Now THIS is a topic.
Actually, it’s a skill. It’s quite a skill.
If the well-intentioned human can wrap its brain around awareness and understanding of what it means to inhibit, then well-intentioned humans are going to make huge growth for the good in sustainable outcomes – first in one’s own life experience, and then (by association) in others we influence (which could arguably be anyone we are in contact with…so…everyone?) — that’s a lot of influence.
Growing up, I was the kid that never understood the jokes. The jokes were the ones that cool kids understood effortlessly. When it came to the jokes, and many other things pertinent to feeling cool – lasting cool, not momentary cool (the cool that wasn’t going to be stripped away just as quickly as it was assumed to have been achieved), I was lagging.
To say I was a naive child, tween, adolescent, twenty-something, thirty-something – perhaps there could be an argument to be had for forty-something, is a gross understatement at best.
I was coded with extra. Intensities is what some authors/researchers who reference or study behaviors refer to as the extra, the too much. Placement can land on either end of the bell curve here.
I felt things. If I thought something was funny I didn’t just laugh. I laughed hard and LOUD. As far as I can telI, I didn’t mean to. I didn’t do so ‘on purpose’. Especially when it became embarrassing. Why would I intentionally create an undesirable outcome for myself at any age, but especially a young age when the perception of social ranking and ‘fitting in’ was so important to me.
At times, the too much may have included subtleties of an inclination to get someone’s attention, most likely the attention of the poor guy I was not just crushing on – but overcrushing (ie. see intensities of behavior).
When I take myself back to the experience, best I can, and honestly assess preexisitng intentions to undesirable behavior choices that led to undesirable social outcomes for myself, it feels like I did not make a conscious choice using evidence of cause and effect that I preplayed in my brain to act in a particular way. I would say that I was lagging in my ability to inhibit my actions, better said: in some areas of my life I lagged in my ability to control or resist my urges and impulses.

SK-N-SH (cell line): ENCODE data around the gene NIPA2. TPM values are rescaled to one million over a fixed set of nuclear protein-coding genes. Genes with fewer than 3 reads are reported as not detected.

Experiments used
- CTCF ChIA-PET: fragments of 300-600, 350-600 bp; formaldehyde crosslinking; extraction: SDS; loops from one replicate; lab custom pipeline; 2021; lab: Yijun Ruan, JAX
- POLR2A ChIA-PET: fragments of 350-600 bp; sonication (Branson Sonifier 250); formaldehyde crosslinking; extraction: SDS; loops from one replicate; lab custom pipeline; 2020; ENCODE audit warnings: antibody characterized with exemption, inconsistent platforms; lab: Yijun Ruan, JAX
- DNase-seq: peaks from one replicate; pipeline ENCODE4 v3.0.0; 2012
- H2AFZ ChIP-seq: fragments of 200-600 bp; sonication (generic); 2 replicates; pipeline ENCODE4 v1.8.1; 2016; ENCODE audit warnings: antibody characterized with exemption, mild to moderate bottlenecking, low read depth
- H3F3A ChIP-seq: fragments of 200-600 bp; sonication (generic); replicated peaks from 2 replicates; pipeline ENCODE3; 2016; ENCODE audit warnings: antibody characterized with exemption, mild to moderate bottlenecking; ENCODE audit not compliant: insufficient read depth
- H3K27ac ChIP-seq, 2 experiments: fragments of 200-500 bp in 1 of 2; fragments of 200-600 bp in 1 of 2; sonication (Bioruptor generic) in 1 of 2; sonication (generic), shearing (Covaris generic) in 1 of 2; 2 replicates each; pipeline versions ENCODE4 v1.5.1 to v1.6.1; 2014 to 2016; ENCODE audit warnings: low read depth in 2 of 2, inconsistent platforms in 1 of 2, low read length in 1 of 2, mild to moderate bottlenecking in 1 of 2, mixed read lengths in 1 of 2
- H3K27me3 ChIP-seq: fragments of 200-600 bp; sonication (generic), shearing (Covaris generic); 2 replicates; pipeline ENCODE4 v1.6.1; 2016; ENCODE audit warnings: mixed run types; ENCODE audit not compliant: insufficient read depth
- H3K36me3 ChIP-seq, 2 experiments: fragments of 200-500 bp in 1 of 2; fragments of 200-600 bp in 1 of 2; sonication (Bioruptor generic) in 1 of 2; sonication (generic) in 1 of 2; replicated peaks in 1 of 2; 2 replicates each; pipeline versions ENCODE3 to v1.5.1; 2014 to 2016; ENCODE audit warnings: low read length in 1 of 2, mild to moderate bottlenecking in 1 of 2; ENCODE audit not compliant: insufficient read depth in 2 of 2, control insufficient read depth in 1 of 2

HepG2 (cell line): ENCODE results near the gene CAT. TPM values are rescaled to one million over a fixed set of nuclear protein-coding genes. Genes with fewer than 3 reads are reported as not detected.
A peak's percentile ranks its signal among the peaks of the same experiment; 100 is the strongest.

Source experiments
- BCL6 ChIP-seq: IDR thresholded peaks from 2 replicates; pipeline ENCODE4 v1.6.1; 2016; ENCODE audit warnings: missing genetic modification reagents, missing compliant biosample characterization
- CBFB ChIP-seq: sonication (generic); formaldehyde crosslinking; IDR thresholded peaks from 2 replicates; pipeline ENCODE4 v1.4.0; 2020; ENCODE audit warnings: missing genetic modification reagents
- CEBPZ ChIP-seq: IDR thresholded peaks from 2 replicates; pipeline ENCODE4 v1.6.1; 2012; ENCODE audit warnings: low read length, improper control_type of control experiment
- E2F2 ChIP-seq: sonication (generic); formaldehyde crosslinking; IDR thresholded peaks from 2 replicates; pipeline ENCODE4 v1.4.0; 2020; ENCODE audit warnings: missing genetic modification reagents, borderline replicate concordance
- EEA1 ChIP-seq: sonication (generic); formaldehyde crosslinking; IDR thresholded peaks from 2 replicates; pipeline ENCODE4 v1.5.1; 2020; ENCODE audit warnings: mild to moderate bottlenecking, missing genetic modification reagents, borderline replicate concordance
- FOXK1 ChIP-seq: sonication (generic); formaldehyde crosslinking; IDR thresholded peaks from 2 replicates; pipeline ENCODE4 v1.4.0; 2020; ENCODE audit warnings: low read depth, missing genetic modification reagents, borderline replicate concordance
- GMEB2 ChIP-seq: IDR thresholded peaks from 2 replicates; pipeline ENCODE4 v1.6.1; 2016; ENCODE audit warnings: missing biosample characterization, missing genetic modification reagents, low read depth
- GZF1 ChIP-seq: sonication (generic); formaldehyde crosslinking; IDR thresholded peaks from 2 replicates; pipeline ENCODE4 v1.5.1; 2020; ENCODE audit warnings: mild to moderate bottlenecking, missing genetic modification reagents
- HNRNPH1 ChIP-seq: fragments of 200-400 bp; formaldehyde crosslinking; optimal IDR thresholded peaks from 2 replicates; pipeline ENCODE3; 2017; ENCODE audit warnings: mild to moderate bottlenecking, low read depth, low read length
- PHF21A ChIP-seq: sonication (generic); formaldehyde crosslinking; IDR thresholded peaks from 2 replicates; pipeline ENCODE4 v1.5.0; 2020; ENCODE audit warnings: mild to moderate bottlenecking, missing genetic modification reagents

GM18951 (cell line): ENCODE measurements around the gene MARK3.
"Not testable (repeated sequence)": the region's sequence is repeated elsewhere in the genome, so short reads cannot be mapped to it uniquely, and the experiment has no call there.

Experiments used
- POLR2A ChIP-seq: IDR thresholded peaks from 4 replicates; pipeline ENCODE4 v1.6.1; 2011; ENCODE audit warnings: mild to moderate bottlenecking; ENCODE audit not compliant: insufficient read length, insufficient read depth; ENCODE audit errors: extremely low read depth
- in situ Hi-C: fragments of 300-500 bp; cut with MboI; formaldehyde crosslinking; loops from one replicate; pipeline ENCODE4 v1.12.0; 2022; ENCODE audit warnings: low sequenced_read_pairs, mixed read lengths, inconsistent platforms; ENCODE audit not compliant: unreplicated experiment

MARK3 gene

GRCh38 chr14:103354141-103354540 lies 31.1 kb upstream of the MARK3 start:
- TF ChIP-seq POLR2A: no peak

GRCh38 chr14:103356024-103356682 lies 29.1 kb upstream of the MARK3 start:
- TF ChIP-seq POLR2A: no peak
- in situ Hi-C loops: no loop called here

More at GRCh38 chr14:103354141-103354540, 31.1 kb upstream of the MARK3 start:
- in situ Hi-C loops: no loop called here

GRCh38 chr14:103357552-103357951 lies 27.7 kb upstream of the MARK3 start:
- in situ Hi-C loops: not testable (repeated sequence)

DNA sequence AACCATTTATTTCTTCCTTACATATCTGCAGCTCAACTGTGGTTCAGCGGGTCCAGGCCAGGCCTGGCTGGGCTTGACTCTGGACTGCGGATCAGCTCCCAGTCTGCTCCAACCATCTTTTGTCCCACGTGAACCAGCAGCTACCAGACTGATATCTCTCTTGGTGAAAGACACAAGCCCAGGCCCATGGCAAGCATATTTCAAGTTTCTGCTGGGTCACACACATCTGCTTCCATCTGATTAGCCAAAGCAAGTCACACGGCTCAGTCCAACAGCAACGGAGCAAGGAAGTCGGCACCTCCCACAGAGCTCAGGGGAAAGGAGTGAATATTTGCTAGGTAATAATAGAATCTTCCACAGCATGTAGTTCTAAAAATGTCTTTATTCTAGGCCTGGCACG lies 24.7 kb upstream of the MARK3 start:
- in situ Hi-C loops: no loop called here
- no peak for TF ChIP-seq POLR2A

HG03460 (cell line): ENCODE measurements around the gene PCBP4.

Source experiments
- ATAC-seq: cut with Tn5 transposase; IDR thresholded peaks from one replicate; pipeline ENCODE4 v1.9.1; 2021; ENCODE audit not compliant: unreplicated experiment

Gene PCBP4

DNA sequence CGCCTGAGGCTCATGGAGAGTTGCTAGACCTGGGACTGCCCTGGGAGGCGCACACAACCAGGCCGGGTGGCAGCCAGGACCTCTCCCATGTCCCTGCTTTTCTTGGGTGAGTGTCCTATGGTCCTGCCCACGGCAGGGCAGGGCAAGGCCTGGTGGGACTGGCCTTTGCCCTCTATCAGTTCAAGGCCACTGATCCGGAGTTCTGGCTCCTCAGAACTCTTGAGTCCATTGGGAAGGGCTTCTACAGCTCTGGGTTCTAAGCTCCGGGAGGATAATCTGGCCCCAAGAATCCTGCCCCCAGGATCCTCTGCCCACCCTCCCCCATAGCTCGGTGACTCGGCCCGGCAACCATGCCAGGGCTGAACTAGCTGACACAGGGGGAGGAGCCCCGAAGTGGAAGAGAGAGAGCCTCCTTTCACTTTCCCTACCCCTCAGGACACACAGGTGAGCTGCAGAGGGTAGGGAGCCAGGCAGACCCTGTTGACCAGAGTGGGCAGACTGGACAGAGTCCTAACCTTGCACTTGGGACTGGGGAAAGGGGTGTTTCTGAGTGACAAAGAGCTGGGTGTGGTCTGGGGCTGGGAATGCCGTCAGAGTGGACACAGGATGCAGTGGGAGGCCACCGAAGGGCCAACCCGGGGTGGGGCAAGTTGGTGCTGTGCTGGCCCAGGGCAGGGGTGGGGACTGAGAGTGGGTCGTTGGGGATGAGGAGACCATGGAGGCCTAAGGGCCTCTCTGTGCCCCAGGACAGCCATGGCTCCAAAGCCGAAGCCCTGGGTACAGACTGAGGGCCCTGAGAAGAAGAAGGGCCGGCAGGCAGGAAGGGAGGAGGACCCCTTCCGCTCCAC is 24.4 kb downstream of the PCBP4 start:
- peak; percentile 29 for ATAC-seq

A common way to understand the executive skill, to inhibit, is to refer to it as impulse control.
I’ll take a chance here and assume, whether you’re comfortable admitting to it or not, there is an area of your life that has, or is at times, sabotaged by a lagging ability to inhibit a particular action or inaction.
(It’s too easy to interject the low hanging fruit: Do you think children have this anywhere NEAR figured out? Why punish, berate, or label as a disorder something in a young person that the older person is still trying to figure out.)
A healthy use of this executive skill is to first be the noticer of your own urges and impulses. The naming of urges and impulses can create a sense of space between who YOU are (the noticer) and how you are responding to a situation, circumstance, or event (the ‘cause’, the ‘stimulus’,etc.)
No one is a master here. I don’t think there is such a thing as mastery of any executive skillset. The more one is aware of the skillsets, the more one can use executive skills (inner resources) in a way that supports one’s sense of autonomy in making choices that align with one’s wellbeing and a satisfying experience of day.
So much more to say about this skill. To inhibit. Why inhibit an action or inaction? The story one tells about the why has a lot to do with a belief system. Is the why rooted in fear, or possibility?
What feels better?
A true sense of possibility is lasting. Sustainable.